If you’re comparing different Garmin watches and trying to choose the one that fits your needs, chances are you’ve heard about Garmin Body Battery Energy Monitor.
It’s a new feature that’s been implemented on some of its newer model watches – like the the Garmin Vivoactive 4 and the Garmin Forerunner 255. It’s designed to help you understand how well rested you are – or aren’t.
So what is Garmin Body Battery? How does it work and is it even accurate? Keep reading and I’ll tell you everything you need to know.
What Is Garmin Body Battery Energy Monitor?
Garmin Body Battery Energy Monitor is new feature on some of Garmin’s watches that combines a variety of metrics to estimate your energy reserve throughout the day.
If you’re well rested, your body battery will increase until it hits 100. If you don’t take time to rest, or if your rest isn’t actually restful, you’ll bottom out at 5.
Unlike science fiction movies, you’ll never actually hit zero – and nothing horrible happens to you if you hit 5.
But the general idea is that you’ll want to make sure your body battery is high before you start a strenuous workout. This indicates that you’re well rested and ready to give it your all.
If, on the other hand, your body battery is consistently low, you may want to think about why that is and make some adjustments to your daily routine.
How Is Body Battery Calculated?
Your Garmin device already collects data about your heart rate and activity throughout the day. Your heart rate variability (HRV), activity levels, stress levels, and sleep data are combined to estimate your body battery.
It’s best to think of Body Battery as a cumulative thing. This data won’t tell you anything about a single moment in time. But tracking them over the course of a day – or multiple days – you can estimate how rested you are.
if you have a restful night’s sleep, you should expect your body battery to charge over night and be high in the morning. If you have a calm, restful day, you should find that it’s still high at the end of the day.
On the other hand, if you have a really active or stressful day, your body battery will drain over the course of the day and be low. If you top that off with a poor night of sleep, you may well wake up and find your body battery still drained.
This can seem a bit counterintuitive at first, until you understand more about how physiological stress is defined and measured by your Garmin running watch. In fact, one of the best things about this feature is that it will help you better understand your body – and how it responds to different things.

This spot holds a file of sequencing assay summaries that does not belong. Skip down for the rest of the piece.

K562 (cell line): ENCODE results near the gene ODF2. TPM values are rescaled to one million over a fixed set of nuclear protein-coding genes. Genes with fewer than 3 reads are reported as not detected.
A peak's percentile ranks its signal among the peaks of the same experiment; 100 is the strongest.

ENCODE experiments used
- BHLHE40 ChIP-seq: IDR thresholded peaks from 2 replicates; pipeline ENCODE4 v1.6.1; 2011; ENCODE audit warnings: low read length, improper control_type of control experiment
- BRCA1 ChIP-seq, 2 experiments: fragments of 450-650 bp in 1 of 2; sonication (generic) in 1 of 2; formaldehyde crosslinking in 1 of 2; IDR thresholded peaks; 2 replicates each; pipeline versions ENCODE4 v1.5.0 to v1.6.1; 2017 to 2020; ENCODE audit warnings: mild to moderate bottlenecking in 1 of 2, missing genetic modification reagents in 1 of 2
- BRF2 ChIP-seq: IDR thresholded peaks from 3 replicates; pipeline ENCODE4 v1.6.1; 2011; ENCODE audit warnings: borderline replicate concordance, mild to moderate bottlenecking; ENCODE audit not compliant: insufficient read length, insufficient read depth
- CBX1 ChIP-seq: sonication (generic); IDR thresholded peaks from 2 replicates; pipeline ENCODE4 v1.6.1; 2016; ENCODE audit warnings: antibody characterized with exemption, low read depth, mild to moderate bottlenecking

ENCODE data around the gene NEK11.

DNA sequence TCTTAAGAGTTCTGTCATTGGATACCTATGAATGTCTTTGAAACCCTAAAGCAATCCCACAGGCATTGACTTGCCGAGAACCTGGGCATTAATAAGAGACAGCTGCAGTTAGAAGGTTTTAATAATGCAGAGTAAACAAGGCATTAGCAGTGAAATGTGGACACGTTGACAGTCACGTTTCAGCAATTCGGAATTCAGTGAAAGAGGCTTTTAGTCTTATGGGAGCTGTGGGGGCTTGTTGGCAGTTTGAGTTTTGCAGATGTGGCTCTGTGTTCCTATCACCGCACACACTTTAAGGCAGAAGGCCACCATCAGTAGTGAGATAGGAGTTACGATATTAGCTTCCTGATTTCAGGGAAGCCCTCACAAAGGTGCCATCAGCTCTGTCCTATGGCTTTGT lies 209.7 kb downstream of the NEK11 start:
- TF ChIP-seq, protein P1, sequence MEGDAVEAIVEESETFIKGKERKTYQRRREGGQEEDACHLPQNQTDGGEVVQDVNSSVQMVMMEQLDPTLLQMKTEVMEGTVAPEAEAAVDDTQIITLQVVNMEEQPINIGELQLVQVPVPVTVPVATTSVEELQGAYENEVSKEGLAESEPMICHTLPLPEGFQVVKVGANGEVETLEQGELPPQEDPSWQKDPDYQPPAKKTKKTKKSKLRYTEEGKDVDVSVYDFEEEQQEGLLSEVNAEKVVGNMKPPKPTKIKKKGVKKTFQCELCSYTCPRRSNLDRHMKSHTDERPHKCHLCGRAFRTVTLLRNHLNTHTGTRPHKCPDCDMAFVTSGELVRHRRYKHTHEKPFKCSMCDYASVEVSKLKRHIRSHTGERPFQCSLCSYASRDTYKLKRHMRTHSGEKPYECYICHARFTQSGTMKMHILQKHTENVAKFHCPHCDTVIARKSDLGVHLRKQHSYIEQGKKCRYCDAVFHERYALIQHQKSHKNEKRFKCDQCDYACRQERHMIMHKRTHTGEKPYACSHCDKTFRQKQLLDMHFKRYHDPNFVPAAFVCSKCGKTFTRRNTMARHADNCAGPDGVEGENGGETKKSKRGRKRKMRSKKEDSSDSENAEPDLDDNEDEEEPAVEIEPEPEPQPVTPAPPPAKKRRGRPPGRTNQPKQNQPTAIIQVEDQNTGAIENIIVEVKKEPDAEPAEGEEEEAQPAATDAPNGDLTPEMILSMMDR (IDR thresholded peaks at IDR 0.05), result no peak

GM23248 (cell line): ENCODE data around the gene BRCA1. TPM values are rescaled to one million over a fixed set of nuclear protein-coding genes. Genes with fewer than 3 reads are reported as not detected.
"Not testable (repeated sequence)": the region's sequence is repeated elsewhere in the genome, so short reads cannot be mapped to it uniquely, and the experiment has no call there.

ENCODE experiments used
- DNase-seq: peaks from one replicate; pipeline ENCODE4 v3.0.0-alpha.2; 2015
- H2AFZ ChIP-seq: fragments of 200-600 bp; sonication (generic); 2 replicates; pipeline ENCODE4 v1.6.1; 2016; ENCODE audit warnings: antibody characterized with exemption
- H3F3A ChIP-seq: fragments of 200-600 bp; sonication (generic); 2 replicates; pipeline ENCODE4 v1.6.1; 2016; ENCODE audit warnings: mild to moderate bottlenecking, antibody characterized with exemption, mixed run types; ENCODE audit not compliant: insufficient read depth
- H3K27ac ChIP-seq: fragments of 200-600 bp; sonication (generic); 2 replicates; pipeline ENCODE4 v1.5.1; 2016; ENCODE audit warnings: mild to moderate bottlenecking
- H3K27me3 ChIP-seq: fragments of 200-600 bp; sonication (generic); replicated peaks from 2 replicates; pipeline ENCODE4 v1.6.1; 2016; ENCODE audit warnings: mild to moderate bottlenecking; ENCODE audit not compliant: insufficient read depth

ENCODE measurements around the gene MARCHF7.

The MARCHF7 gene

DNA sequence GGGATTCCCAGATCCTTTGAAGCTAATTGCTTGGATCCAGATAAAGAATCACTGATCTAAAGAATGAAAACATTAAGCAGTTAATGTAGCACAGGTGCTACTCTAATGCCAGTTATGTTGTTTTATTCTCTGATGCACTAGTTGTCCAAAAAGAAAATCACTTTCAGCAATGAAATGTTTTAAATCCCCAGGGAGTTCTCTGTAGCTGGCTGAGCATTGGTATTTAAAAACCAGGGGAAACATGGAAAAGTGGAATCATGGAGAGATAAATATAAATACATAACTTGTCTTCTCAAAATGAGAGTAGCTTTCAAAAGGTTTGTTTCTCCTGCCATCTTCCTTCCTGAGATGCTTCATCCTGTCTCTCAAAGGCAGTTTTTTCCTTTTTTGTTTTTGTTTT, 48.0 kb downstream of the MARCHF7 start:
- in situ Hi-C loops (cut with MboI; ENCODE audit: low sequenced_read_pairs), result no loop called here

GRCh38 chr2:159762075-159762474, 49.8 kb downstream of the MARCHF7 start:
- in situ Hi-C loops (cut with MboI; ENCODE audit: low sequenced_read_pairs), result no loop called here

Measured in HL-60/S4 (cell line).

How Does Garmin Define and Track Stress?
Newer Garmin devices track your stress levels throughout the day, and that’s primarily what drives your body battery. People often misunderstand what this “stress” measurement means, and that can lead people to doubt or misunderstand the Body Battery feature as well.
Garmin measures physiological stress – not mental stress. Sometimes mental stress can have a physiological effect on your body, but not always. At the same time, your body can sometimes be experiencing physical stress and you might not otherwise notice.
This stress level is estimated and measured through heart rate variability – the variability in the amount of time between heart beats. When you’re truly at rest, your heart rate will be low and your heart rate variability will be high. Conversely, when your body is under stress, your heart rate will be elevated and your heart rate variability will be lower.
How does this work in action?
Let’s say you have a glass of wine with dinner, and then another couple of glasses afterwards. As your body processes the alcohol, you’ll notice that your stress levels increase. If this happens to be right before bed, you’ll notice that your stress levels stay elevated through the early hours of your sleep – and you won’t really “rest” until these levels return to normal.
Or, let’s say you go out for a run. Afterwards, as your body starts the recovery process, your stress levels will be high. If it’s an easy run, your stress level might return to normal within an hour or so. If it’s a particularly difficult run, especially a long run, it may be quite a while before they return to normal. After a long race, I usually find that my stress levels are elevated until late in the day, regardless of how much I rest the rest of the day.
Examples of Garmin Body Battery in Action
I’ve had a Garmin Forerunner 245 and had access to Garmin Body Battery since June 2020. At first, I didn’t quite understand it. But over the last few months, I’ve noticed several patterns now and I understand it much better.
As an example, let’s take a look at my own body battery on a typical Sunday.
At the beginning of the day (midnight), my body battery started out quite low. Saturday had been an active day, and I went to sleep kind of late.
I also had a couple of drinks before bed, and you can see how my stress levels were slightly elevated early on. As a result, my Body Battery charged slowly and it didn’t reach 100 before I woke up at 8:30. Nonetheless, I was fairly well rested when I woke up.
I then went for my weekly long run – about ten miles. I came home and rested up a bit, but my stress levels remained elevated for a few hours. Things returned to normal later in the evening and my body battery charged a little bit. I was active later in the evening, cooking dinner, and my Body Battery remained more or less level for the rest of the day. I ended the day above 50, which put me in a great position to rest up to full overnight.